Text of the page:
'Canes face uncertainty, frustration after missing playoffs
APR 16, 2014 3:42p ET
RALEIGH, N.C. -- After the fifth straight season ended without a trip to the playoffs, yet another underwhelming campaign, it felt like Groundhog Day in the Carolina Hurricanes' locker room this week.
The Groundhog Day movie is about Bill Murray's character waking up on the same day each year, reliving the same experiences; and in a lot of ways, the Hurricanes players are stuck in a similar purgatory.
"It keeps happening and we keep saying coming into the year, 'It's going to be the year we turn it around.' We still haven't done it yet, so," said Jeff Skinner. "It's frustrating for it to keep happening."
Frustration -- that word or some variation of it was used by almost every player made available to the media.
There aren't a lot of synonyms for that word, not many which can properly encapsulate what it means for a group that's tired of the same thing happening over and over again, tired of supplying the same answers to the media every April -- after missing the postseason once again.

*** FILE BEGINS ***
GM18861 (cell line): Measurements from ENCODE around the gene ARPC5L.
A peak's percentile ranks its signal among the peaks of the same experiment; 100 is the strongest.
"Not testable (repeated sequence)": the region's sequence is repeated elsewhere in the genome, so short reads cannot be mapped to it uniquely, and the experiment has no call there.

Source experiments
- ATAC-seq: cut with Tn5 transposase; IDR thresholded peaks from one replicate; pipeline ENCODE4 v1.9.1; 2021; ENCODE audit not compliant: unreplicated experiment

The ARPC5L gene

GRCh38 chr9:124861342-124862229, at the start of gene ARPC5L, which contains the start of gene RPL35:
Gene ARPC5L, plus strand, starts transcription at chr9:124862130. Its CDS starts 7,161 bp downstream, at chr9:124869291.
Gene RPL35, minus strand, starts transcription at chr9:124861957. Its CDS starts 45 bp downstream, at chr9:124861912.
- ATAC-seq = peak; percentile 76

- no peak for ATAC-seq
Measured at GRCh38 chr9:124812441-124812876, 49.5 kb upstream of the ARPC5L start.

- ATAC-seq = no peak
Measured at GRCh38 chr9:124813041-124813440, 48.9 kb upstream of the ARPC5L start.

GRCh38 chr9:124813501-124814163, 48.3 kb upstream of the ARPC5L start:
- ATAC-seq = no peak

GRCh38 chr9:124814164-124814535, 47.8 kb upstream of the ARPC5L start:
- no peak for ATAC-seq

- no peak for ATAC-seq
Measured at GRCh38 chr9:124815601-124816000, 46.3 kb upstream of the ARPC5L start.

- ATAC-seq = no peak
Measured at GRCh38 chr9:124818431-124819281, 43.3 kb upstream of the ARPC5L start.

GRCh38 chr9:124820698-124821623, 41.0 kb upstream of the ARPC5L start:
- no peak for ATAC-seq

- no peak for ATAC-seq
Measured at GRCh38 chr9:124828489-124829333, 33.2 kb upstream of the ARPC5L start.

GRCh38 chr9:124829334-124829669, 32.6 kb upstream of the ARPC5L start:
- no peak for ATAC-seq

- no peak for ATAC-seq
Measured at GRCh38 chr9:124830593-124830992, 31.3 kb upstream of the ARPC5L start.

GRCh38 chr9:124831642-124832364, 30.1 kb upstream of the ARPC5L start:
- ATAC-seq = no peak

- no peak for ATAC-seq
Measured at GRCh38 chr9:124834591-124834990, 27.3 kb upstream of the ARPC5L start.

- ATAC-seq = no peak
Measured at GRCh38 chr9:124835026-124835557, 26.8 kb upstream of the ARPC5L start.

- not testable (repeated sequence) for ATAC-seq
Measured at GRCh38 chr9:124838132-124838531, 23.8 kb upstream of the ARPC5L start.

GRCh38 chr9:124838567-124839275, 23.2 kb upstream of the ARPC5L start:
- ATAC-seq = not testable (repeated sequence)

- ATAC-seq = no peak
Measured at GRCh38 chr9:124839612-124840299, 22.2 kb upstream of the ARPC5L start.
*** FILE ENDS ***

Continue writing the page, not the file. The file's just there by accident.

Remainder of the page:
"It's kind of like a snowball -- it just keeps rolling. The first time, you're disappointed and by Year 5, you're completely frustrated," said Patrick Dwyer.
"It's tough standing here year after year and having your meetings in April getting ready to go home and watch the playoffs with your son. Eventually, you want to be in it and you want to be playing for that ultimate prize."
Jay Harrison has been around the NHL long enough now to know that nothing is easy, and that talent is only half the equation. Harrison has been with this team since the summer of 2009, coming off its last playoff appearance.
As Harrison sees it, this team had the talent to get there.